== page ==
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Dr. Mohamed Ahmad Taha Mousa

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1 Dr. Mohamed Ahmad Taha Mousa
Assistant Professor of Anatomy and Embryology

2 Objectives 1. Discuss anterior abdominal nerve block
2. Discuss hematoma of rectus sheath 3. Describe the anatomy for paracentesis of the abdomen (Enumerate in order the layers of anterior abdominal wall, penetrated by the cannula, both in the mid-line and in the flank lateral to inferior epigastric vessels). 4. Identify the clinical anatomy for the different abdominal surgical incisions.

3 Anterior abdominal nerve block
Area of anesthesia : The skin of the anterior abdominal wall. - The nerves of the anterior and lateral abdominal walls are the anterior rami of the th to 12th thoracic nerves and the 1st lumbar nerves (ilioinguinal and iliohypogastric). Indications : It is performed to repair lacerations of the anterior abdominal wall. Procedure : - At the anterior ends of intercostal space, the intercostal nerves T7 to T11 enters the abdominal wall by passing posterior to the costal cartilages. - An abdominal field block is most easily carried out along the lower border of the costal margin and then infiltrating the nerves as they emerge between the xiphoid process and the 10th or 11th rib along costal margin.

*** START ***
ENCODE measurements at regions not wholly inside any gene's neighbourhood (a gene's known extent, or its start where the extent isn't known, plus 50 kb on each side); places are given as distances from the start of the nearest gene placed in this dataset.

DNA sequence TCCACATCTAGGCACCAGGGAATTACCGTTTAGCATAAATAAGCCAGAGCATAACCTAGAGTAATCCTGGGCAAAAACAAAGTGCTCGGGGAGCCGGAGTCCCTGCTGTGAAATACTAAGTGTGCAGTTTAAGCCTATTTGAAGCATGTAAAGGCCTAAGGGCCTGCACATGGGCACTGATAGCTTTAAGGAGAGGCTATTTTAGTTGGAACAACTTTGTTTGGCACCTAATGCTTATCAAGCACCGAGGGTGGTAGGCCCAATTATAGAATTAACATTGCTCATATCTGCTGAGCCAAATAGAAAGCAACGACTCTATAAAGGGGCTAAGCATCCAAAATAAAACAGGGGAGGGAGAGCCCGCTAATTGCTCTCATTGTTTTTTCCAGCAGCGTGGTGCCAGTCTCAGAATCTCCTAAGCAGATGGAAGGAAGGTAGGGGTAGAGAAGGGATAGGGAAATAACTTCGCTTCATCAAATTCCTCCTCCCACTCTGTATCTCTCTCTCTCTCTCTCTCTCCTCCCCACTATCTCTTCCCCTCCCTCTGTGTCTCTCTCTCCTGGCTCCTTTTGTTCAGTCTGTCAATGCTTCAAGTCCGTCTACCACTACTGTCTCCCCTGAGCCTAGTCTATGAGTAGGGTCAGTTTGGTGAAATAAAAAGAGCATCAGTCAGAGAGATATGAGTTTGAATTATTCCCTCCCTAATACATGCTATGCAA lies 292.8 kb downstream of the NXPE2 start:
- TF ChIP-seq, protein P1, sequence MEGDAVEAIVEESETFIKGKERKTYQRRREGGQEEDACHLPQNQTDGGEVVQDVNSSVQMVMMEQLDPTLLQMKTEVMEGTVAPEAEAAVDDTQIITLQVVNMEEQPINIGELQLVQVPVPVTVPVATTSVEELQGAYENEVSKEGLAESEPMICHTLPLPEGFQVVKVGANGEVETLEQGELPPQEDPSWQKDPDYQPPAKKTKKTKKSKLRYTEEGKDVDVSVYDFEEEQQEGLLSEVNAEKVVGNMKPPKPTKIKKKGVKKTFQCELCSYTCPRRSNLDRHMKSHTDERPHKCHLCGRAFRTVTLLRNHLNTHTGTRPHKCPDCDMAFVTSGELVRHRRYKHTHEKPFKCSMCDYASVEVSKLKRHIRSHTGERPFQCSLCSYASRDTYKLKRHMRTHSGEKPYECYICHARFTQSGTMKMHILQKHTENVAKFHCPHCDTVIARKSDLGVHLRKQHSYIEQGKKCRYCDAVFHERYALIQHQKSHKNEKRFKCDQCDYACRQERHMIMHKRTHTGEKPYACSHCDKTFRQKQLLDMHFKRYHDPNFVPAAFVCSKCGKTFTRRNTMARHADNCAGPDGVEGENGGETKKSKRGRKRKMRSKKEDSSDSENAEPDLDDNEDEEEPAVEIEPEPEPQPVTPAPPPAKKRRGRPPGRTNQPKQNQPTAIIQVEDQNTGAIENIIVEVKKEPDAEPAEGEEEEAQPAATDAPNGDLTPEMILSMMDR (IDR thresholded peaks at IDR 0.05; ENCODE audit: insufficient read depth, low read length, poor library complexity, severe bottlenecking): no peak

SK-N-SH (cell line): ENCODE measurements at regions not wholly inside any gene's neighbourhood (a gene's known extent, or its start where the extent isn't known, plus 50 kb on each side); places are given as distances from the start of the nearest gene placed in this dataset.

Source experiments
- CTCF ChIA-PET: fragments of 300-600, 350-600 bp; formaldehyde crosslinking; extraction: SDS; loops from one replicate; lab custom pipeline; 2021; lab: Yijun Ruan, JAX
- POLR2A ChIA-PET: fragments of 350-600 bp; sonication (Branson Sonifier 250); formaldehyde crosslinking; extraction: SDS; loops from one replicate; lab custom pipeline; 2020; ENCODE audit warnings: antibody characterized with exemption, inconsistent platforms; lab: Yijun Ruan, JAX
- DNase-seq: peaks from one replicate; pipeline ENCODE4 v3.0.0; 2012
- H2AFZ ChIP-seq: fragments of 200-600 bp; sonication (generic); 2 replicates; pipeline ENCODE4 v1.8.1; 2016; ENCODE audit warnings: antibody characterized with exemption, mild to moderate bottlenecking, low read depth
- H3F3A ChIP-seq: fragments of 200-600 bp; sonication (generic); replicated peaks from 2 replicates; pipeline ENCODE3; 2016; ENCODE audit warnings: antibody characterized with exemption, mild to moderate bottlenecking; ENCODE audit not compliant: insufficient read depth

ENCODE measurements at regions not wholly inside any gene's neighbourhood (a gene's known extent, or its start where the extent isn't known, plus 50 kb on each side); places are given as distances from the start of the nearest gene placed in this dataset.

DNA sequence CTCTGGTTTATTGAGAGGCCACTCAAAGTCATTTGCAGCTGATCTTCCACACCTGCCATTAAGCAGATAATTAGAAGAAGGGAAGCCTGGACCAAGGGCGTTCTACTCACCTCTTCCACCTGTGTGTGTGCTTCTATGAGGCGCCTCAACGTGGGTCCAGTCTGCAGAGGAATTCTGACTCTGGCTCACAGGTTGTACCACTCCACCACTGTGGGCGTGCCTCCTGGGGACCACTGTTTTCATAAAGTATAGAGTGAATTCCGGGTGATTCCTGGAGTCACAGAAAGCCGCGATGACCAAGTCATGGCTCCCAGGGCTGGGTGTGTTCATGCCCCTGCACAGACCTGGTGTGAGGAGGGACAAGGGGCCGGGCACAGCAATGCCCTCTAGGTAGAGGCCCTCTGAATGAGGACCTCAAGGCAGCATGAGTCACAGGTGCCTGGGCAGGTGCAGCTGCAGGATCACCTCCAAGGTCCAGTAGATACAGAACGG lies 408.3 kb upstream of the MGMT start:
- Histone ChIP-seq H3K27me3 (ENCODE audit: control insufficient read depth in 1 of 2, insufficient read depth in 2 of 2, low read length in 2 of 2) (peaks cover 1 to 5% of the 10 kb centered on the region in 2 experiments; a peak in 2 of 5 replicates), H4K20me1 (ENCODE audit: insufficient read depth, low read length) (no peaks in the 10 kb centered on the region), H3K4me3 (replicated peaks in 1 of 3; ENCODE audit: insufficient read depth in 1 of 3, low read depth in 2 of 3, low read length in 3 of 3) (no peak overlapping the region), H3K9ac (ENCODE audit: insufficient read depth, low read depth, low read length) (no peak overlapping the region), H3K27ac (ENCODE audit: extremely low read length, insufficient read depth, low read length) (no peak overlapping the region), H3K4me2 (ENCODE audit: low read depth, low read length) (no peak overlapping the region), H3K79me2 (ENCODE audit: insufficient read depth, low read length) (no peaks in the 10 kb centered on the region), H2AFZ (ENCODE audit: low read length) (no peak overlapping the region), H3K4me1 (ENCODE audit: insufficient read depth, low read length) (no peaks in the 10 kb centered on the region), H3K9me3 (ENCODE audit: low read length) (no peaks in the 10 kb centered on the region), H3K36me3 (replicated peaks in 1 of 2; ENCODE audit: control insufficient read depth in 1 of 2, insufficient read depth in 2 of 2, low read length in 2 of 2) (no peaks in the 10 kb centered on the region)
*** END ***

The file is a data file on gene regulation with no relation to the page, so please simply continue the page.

4 - Ilioinguinal nerve: It passes forward in the inguinal canal and emerges through the superficial inguinal ring. - Iliohypogastric nerve: It passes forward around the abdominal wall and pierces the external oblique aponeurosis above the superficial inguinal ring. - The two nerves are easily blocked by inserting the anesthetic needle 1 in. (2.5 cm) above the anterior superior iliac spine on the spinoumbilical line.

5 Hematoma of the rectus sheath
- It is uncommon but important. Site: It occurs most often on the right side below the level of the umbilicus. Source of bleeding: It is the inferior epigastric vein or, more rarely, the inferior epigastric artery. Cause of bleeding: - The cause is usually blunt trauma to the abdominal wall. - The vessels may be stretched during severe coughing or in the later months of pregnancy, which may predispose to the condition. Symptoms : - History of trauma. - Midline abdominal pain. Signs: - An acutely tender mass confined to one rectus sheath is diagnostic.